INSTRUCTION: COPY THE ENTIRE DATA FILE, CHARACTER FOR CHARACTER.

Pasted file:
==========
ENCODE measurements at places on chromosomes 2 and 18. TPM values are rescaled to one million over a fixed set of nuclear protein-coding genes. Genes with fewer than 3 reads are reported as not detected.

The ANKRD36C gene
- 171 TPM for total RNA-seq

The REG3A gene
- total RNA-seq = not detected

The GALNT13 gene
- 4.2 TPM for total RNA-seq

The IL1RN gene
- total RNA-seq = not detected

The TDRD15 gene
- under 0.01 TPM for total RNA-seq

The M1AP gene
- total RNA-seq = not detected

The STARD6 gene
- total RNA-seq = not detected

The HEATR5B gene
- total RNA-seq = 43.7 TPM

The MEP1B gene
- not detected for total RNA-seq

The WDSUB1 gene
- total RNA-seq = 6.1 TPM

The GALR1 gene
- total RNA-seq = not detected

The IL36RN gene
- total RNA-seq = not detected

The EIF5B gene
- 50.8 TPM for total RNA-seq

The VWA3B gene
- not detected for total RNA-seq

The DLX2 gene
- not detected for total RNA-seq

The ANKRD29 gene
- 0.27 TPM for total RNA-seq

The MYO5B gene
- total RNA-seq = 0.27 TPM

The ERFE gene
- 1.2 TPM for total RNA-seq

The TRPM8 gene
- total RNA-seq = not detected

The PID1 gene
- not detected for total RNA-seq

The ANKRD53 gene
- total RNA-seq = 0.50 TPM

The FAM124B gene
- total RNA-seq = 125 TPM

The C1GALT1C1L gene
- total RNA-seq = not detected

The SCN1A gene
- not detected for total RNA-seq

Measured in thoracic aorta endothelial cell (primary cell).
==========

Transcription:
ENCODE measurements at places on chromosomes 2 and 18. TPM values are rescaled to one million over a fixed set of nuclear protein-coding genes. Genes with fewer than 3 reads are reported as not detected.

The ANKRD36C gene
- 171 TPM for total RNA-seq

The REG3A gene
- total RNA-seq = not detected

The GALNT13 gene
- 4.2 TPM for total RNA-seq

The IL1RN gene
- total RNA-seq = not detected

The TDRD15 gene
- under 0.01 TPM for total RNA-seq

The M1AP gene
- total RNA-seq = not detected

The STARD6 gene
- total RNA-seq = not detected

The HEATR5B gene
- total RNA-seq = 43.7 TPM

The MEP1B gene
- not detected for total RNA-seq

The WDSUB1 gene
- total RNA-seq = 6.1 TPM

The GALR1 gene
- total RNA-seq = not detected

The IL36RN gene
- total RNA-seq = not detected

The EIF5B gene
- 50.8 TPM for total RNA-seq

The VWA3B gene
- not detected for total RNA-seq

The DLX2 gene
- not detected for total RNA-seq

The ANKRD29 gene
- 0.27 TPM for total RNA-seq

The MYO5B gene
- total RNA-seq = 0.27 TPM

The ERFE gene
- 1.2 TPM for total RNA-seq

The TRPM8 gene
- total RNA-seq = not detected

The PID1 gene
- not detected for total RNA-seq

The ANKRD53 gene
- total RNA-seq = 0.50 TPM

The FAM124B gene
- total RNA-seq = 125 TPM

The C1GALT1C1L gene
- total RNA-seq = not detected

The SCN1A gene
- not detected for total RNA-seq

Measured in thoracic aorta endothelial cell (primary cell).